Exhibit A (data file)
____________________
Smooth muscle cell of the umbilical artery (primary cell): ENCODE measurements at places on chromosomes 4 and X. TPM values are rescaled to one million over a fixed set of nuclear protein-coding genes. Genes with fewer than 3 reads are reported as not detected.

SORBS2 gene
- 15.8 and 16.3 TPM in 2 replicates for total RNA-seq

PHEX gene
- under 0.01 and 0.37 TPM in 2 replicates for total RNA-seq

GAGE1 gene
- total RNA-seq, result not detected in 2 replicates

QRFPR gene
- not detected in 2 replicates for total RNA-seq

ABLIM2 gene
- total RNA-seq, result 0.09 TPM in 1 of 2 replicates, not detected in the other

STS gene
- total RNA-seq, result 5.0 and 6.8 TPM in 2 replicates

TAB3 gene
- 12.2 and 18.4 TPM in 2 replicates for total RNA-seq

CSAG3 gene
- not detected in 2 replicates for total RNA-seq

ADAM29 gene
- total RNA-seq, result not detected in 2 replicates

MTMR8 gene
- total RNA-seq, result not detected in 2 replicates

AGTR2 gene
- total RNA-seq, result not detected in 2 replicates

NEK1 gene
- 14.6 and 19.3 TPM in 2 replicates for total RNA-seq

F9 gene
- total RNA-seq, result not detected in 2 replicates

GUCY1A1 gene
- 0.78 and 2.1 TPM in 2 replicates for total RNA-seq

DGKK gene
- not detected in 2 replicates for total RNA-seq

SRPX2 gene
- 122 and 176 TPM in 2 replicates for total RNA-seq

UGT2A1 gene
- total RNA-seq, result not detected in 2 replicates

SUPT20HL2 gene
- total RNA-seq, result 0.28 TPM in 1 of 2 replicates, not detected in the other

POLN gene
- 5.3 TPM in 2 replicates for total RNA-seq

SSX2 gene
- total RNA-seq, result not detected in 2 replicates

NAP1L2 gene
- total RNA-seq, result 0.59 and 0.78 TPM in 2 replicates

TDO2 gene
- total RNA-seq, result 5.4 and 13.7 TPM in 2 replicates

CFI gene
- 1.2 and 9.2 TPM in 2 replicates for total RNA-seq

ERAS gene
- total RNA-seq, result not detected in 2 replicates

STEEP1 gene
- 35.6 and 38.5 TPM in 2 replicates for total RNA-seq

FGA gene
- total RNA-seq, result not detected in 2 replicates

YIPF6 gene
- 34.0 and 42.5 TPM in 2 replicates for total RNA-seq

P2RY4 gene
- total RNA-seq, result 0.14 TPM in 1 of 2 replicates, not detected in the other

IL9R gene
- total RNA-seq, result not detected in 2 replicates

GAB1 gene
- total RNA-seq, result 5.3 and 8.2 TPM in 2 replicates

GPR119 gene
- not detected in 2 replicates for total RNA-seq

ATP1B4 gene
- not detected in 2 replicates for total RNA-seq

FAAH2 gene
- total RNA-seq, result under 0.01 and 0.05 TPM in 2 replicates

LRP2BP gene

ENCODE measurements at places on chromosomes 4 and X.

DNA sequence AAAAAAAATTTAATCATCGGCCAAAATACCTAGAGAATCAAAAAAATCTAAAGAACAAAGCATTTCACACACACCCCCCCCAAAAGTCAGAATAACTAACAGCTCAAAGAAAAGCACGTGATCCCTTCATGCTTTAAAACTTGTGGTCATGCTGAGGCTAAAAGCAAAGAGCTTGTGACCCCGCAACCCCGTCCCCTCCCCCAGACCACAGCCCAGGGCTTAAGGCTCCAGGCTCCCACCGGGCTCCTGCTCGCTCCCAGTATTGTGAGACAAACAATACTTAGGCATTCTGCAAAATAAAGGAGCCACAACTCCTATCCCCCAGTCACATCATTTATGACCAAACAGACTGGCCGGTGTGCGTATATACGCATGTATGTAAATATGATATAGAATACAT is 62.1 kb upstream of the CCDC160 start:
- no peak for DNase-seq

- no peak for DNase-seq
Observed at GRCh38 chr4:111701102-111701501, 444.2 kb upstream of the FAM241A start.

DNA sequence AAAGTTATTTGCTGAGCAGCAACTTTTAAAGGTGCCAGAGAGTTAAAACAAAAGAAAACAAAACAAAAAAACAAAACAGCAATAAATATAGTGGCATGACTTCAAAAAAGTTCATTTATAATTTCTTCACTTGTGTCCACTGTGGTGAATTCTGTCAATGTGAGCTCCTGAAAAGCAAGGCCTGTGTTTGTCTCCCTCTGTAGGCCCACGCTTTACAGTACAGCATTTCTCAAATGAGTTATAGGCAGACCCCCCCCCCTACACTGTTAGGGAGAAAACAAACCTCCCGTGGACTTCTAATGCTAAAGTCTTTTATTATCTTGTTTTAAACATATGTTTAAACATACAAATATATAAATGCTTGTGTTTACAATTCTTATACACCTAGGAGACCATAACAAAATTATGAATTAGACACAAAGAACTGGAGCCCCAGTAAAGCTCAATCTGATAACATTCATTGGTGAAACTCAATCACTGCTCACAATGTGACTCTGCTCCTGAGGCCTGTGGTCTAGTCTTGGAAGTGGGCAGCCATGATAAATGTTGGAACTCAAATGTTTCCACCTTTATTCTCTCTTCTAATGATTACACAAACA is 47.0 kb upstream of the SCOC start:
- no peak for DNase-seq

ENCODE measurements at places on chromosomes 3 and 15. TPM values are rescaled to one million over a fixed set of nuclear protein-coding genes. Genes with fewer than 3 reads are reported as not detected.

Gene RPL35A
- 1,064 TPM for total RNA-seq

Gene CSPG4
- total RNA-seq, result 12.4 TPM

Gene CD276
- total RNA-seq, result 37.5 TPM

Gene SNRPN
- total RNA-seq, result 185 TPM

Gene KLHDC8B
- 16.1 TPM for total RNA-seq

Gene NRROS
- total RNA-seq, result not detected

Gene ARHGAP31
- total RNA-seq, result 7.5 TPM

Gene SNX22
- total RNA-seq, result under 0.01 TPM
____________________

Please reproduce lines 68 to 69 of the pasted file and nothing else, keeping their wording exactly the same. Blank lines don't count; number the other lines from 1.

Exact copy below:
LRP2BP gene

ENCODE measurements at places on chromosomes 4 and X.